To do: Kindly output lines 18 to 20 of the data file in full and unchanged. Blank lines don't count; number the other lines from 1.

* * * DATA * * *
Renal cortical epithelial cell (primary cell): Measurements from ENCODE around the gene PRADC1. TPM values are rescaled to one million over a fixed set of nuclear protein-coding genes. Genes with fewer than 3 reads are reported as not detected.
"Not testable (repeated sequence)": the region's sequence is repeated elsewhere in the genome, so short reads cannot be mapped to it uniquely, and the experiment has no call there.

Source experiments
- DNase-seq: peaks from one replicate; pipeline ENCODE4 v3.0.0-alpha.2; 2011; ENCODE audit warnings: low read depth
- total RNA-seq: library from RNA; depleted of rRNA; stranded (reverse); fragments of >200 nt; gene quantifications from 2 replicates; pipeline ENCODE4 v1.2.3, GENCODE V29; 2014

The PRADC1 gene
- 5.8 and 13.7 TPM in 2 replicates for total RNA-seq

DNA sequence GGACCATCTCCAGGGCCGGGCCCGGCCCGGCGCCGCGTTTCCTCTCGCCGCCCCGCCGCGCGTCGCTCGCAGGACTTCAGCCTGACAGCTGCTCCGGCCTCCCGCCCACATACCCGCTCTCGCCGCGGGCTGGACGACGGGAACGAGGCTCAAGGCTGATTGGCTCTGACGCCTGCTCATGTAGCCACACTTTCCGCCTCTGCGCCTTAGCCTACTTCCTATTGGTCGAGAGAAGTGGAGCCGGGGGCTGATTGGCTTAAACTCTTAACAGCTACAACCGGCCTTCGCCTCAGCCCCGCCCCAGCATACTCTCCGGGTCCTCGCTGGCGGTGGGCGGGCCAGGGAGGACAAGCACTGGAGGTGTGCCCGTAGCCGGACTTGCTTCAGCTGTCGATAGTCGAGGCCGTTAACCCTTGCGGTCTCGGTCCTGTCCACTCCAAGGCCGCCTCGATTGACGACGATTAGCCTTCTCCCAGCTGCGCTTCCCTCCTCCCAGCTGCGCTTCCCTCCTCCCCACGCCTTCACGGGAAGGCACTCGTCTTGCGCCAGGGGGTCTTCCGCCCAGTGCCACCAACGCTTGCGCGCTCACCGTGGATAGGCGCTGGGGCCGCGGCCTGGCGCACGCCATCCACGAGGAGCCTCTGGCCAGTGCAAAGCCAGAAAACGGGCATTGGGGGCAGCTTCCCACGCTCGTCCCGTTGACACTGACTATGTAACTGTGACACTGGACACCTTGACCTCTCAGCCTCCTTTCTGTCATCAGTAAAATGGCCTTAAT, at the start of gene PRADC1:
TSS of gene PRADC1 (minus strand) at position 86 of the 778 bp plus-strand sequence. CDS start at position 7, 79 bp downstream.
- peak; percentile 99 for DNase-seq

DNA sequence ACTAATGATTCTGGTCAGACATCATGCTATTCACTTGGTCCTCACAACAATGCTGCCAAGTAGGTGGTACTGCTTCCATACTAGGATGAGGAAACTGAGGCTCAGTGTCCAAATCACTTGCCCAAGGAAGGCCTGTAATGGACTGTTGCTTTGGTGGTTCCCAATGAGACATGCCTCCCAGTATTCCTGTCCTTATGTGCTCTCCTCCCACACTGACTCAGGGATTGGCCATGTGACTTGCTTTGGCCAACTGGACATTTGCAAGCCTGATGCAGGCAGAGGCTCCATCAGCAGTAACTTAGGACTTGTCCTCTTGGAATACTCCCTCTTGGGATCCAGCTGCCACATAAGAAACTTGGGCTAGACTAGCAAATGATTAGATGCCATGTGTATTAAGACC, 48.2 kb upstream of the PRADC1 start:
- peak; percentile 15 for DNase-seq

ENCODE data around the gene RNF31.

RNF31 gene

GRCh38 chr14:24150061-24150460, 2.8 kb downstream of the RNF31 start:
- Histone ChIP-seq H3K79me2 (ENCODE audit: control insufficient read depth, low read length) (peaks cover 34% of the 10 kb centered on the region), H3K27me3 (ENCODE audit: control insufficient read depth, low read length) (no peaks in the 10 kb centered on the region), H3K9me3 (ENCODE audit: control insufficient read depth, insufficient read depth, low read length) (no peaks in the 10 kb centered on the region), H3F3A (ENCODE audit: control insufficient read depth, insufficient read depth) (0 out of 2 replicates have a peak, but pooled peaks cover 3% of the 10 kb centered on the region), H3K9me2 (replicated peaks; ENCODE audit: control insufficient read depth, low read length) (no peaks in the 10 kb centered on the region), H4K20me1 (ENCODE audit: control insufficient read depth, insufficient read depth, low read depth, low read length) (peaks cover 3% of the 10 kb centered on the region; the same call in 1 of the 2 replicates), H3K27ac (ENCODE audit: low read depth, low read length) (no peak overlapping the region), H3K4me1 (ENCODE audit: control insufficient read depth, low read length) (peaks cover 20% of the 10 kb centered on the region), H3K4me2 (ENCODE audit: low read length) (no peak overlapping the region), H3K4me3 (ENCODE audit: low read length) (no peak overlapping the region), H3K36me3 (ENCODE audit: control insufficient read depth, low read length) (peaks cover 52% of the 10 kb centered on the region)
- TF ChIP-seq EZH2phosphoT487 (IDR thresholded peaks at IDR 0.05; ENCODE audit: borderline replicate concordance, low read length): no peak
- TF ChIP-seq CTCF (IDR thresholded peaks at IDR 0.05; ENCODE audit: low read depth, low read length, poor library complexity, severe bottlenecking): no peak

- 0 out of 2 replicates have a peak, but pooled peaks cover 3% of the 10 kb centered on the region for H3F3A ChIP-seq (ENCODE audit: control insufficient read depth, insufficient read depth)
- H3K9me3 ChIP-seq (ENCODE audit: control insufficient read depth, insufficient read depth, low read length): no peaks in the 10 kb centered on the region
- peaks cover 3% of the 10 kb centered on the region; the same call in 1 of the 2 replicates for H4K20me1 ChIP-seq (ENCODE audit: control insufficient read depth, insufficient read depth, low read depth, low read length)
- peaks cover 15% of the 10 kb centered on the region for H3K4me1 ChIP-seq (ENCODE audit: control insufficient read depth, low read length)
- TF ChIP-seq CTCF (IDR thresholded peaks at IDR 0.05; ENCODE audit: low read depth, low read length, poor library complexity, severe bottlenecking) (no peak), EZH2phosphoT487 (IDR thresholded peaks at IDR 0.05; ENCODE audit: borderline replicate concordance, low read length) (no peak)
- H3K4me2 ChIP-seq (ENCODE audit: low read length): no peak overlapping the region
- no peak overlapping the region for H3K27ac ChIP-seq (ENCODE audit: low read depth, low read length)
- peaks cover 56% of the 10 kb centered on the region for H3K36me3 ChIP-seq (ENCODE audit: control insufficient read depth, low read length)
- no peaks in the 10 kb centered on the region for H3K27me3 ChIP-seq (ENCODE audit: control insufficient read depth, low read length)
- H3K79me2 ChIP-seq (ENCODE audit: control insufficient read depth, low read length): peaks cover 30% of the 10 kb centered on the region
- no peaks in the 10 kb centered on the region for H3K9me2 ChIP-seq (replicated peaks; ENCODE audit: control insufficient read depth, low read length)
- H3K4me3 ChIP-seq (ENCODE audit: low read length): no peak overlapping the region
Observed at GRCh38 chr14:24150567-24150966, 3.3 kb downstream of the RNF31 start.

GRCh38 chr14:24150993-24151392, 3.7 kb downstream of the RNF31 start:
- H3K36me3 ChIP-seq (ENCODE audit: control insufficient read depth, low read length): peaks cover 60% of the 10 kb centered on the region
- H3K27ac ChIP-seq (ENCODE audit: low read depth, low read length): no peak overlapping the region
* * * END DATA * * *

- TF ChIP-seq CTCF (IDR thresholded peaks at IDR 0.05; ENCODE audit: low read depth, low read length, poor library complexity, severe bottlenecking): no peak

- 0 out of 2 replicates have a peak, but pooled peaks cover 3% of the 10 kb centered on the region for H3F3A ChIP-seq (ENCODE audit: control insufficient read depth, insufficient read depth)
- H3K9me3 ChIP-seq (ENCODE audit: control insufficient read depth, insufficient read depth, low read length): no peaks in the 10 kb centered on the region